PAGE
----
Carausius and his brother deities? A unique coin from Lincolnshire

In this post I want to examine a unique find from Lincolnshire – a coin minted by the usurper emperor Carausius featuring an unusual amalgamation of the Olympian gods Jupiter and Neptune. Continue reading


A little bit of sole: some Roman shoes from Lincoln’s waterfront

I had the opportunity recently to assess the condition of some of the Roman shoes excavated at Lincoln’s Roman waterfront in the late 1980s. The excavations, which I’ve mentioned before in this post about an enigmatic wooden paddle, have provided some of the best organic survival in the city, but have never been fully published and sadly remain less known than they should be. Continue reading

A gold ring with possible Christian symbolism from a Roman trader’s house

One of the joys of museum stores is that you never know what might be inside the next box you open. Could it be an incredibly rare and beautiful preserved work of art? Could it be environmental samples? Thankfully, the box I opened earlier today brought me face to face with a fascinating object that I wasn’t aware of, but would like to share with you here. Continue reading

The mystery of the pierced oyster shells

Often the most fascinating archaeological finds aren’t those made of gold or silver, or the thousands of piled coins from a massive hoard, but the simpler items made of basic materials which relate to more everyday activities. While searching through some excavation archives the other day I came across some oyster shells. These are common finds on Roman sites across Britain and wouldn’t normally make me look twice, but these were perforated with regular holes, causing me to consider to what use these remnants of someone’s seafood dinner might have been put. Continue reading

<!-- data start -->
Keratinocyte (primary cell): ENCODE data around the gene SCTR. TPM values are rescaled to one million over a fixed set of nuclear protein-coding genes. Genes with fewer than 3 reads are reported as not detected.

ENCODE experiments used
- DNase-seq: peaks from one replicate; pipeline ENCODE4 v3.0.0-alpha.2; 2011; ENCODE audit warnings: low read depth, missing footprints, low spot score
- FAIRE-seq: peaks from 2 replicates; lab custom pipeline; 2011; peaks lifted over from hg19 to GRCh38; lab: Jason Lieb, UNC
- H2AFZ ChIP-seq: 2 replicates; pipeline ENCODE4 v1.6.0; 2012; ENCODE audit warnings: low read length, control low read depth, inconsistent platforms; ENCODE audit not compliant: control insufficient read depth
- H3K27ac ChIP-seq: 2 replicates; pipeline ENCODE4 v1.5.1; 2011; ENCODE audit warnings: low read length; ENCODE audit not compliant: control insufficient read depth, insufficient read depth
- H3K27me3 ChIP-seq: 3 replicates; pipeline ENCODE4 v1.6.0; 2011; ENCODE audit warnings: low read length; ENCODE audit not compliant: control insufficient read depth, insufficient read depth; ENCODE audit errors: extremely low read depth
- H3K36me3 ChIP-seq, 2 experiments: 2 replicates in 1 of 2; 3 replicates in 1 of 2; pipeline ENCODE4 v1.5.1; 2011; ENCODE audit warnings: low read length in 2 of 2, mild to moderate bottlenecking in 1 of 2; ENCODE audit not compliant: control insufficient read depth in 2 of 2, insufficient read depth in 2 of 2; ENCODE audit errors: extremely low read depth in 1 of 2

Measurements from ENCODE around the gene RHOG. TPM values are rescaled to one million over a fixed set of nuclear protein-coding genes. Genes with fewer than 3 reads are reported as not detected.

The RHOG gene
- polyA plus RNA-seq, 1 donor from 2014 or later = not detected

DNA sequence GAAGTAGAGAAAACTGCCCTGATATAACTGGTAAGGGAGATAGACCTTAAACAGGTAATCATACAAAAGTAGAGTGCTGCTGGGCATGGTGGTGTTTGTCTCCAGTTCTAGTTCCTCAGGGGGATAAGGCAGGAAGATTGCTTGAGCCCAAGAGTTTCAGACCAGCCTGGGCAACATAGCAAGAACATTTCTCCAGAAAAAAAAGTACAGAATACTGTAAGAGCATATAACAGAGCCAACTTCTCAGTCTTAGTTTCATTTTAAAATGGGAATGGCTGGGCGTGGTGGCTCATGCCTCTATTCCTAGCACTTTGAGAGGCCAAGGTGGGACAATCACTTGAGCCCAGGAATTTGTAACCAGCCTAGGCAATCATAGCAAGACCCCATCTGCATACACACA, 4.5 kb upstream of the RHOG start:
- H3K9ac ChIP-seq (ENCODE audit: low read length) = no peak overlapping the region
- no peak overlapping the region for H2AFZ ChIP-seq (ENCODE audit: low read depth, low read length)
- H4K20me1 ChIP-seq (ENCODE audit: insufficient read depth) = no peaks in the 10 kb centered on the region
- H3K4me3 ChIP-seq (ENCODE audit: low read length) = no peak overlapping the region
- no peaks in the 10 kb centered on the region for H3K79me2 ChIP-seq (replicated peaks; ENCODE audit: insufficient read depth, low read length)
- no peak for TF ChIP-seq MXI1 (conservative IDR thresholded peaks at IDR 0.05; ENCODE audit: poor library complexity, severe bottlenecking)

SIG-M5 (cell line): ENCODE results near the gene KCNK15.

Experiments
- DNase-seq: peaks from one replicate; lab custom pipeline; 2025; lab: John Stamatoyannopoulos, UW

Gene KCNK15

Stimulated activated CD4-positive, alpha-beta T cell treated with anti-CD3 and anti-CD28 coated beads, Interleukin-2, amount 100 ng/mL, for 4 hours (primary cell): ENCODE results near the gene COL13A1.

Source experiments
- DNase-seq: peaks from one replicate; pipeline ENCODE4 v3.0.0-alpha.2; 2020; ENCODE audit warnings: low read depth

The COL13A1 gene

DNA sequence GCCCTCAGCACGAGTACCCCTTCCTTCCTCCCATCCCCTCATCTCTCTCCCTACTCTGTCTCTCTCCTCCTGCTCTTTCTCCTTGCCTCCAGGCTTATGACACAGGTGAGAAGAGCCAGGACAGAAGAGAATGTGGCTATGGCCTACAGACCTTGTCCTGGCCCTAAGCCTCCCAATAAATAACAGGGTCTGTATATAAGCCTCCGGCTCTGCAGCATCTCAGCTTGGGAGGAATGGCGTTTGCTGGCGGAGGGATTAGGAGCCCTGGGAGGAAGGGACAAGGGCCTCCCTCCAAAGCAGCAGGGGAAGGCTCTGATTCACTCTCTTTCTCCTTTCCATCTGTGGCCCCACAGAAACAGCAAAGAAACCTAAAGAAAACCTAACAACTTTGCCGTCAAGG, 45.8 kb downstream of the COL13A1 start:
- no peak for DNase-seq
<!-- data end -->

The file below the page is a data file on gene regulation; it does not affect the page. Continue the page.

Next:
Brooches, buckles and fabric: Two significant new late Roman burials from Lincoln

Excavations at the site of the University Technical College in Lincoln in 2014 by Lincolnshire archaeologists Allen Archaeology uncovered two fascinating and important late Roman burials, the report on which I have just seen and would like to share the details of here. Continue reading

The Wilsford hunter god

Although the most famous gods and goddesses of the Roman world are those of the classical pantheon – Jupiter, Minerva, Mercury and such, the average person in Roman Lincolnshire probably called on a host of local deities for help when needed just as much, if not more, than these famous international gods. Although we do of course have evidence for the worship of imported classical gods in Lincolnshire, we have an equal amount of evidence to suggest that localised deities of specific places played just as important a role in the spiritual landscape of the county. Continue reading